Complications occurred in 9 patients (9%) from group 1: conversion to the open approach (n = 5), blood transfusion (n = 2), hematoma at the lower pole of the left kidney (n = 1), and incisional hernia (n = 1). In group 2, complications arose in 10 patients (21%): blood transfusion (n = 3), wound infection (n = 2), incisional hernia (n = 2), hematoma (n = 1), severe postoperative paralysis of the bowels (n = 1), and deep vein thrombosis (n = 1). The complication rate in the laparoscopic group was significantly lower than that in the open group (Mann-Whitney test, P = .04). During long-term follow-up, no recurrence was observed in patients with benign tumors. Details of follow-up in patients with malignant lesions are summarized in Table 3.
If tumor size (≤60 mm) and the results of preoperative imaging were taken into consideration, 111 lesions (70%) would have been considered optimal for an endoscopic approach. In our extensive prospective single-center study, 101 (64%) tumors were extracted with a laparoscopic approach. Five patients preferred to undergo open surgery, and surgery in 5 (5%) patients had to be converted.
For endoscopic removal of adrenal lesions, several routes have been described.10 To our knowledge, no study results demonstrate a consistent benefit of adopting one of the available endoscopic approaches, transperitoneal or retroperitoneal, over another.13
Transperitoneal laparoscopic adrenalectomy offers intra-abdominal landmarks. In addition, open surgery allows exploration of the abdominal cavity, and, in some cases, treatment of concomitant intra-abdominal disease.10 From our ongoing experience, a clear exposure makes removal of larger adrenal lesions possible14 as demonstrated in 9 patients in this study. One obvious disadvantage of the transabdominal route is the need to reposition the patient for bilateral adrenalectomy, as with 4 of the patients in our study. Potential risks include injury of intra-abdominal organs and dissection problems due to adhesions from previous surgery. These risks were, however, not encountered in our study.
Hormonally inactive and active tumors, including pheochromocytoma, as demonstrated in 27 lesions, can be removed with the same success rate. The 5% conversion rate in the patients in our study is in accordance with findings in the literature, as well as findings with extraperitoneal techniques.15 The prevalence of primary adrenocortical carcinoma is clearly related to the size of the lesion. Adrenocortical carcinoma accounts for 2% of tumors 40 mm or smaller, 6% of tumors from 41 to 60 mm, and 25% of lesions larger than 60 mm.16 In our study, 29% of all tumors larger than 60 mm were classified malignant; on the other hand, 38% of all malignant lesions were smaller than 60 mm. During histopathological examination, 71% of all tumors larger than 60 mm were classified benign. Therefore, merely considering size when choosing surgical access would lead to endoscopic removal of 38% of adrenal malignant tumors.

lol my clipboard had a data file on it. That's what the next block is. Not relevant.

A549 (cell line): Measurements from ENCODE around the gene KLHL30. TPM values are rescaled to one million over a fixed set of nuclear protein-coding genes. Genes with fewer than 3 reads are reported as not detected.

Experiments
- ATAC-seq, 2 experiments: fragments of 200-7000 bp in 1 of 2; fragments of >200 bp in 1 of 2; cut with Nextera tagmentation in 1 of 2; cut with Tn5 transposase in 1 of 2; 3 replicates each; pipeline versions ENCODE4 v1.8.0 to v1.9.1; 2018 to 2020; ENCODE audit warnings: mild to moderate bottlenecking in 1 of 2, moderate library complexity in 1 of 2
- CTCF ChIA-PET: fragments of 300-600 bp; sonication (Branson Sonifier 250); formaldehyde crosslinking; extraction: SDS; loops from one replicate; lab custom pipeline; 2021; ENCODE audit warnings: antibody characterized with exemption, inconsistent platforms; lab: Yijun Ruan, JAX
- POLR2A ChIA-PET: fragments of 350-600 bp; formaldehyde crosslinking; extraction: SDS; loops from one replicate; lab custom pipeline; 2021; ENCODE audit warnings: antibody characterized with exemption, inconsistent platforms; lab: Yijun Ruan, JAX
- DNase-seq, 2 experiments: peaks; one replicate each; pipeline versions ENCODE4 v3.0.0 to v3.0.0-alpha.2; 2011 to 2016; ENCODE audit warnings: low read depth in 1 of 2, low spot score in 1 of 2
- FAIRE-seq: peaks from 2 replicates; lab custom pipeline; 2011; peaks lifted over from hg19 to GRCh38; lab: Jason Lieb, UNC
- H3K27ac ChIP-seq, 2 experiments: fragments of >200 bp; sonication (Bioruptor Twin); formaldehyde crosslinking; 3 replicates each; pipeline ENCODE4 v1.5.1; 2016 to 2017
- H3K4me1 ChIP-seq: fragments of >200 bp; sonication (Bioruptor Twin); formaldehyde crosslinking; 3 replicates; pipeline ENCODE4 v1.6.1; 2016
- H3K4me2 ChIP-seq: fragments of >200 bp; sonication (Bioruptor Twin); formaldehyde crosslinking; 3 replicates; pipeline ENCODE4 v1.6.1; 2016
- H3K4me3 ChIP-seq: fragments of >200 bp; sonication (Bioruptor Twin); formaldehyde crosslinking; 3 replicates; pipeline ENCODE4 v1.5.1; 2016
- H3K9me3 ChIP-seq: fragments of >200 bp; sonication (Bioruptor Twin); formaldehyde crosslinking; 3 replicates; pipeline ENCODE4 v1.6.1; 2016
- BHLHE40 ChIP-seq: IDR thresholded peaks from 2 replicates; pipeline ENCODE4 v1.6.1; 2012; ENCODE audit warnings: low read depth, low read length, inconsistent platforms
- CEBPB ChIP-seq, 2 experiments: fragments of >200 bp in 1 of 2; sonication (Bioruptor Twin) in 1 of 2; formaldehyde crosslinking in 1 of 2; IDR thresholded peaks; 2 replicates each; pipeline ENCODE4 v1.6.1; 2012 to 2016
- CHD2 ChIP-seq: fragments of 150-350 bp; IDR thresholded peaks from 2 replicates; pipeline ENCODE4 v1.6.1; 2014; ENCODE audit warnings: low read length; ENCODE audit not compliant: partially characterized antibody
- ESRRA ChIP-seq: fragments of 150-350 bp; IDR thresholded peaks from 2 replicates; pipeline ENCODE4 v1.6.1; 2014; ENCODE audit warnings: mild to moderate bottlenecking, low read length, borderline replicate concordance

Imaging techniques such as unenhanced computed tomography or gadolinium-enhanced MR imaging with chemical shift imaging are capable of characterizing adrenal lesions in as many as 95% of cases.9 Tumors larger than 60 mm classified as benign at preoperative imaging may be removed laparoscopically.
At present, relative contraindications to laparoscopic adrenalectomy are a definitive or assumed diagnosis of invasive adrenocortical carcinoma. All but 2 malignant tumors were surgically resected by using an open approach, thus underlining the importance of open techniques for suspected malignancy, even in this era of advanced endoscopic adrenal surgery. The 2 small (25-mm and 50-mm) cortisol-secreting tumors were considered benign at preoperative imaging and were subsequently removed laparoscopically. Neither patient required reoperation, and both were free from disease after 27 and 60 months.
Nine percent of patients with laparoscopic adrenalectomy and 21% with open adrenalectomy had complications. These findings demonstrate a significantly lower rate of adrenalectomy-related complications during or after laparoscopic surgery, which is in accordance with findings in a recently published meta-analysis.8 Transperitoneal endoscopic adrenalectomy is a safe procedure in adrenal tumors as large as 60 mm displaying a benign appearance and may be used in at least two thirds of patients requiring surgery.
Choosing an endoscopic or an open approach in larger tumors depends on the results of preoperative imaging and the endocrine surgeon's experience with endoscopic adrenal surgery.14,17 Although the patients in this study were not randomized to a particular approach, the significantly lower access-related morbidity of the endoscopic group makes this approach favorable as the new gold standard as long as well-defined criteria are used.
Corresponding author: Bruno Niederle, MD, Section of Endocrine Surgery, Division of General Surgery, Department of Surgery, University of Vienna, Medical School, Waehringer Guertel 18-20, A-1090 Vienna, Austria (e-mail: firstname.lastname@example.org).
Accepted for publication June 1, 2003.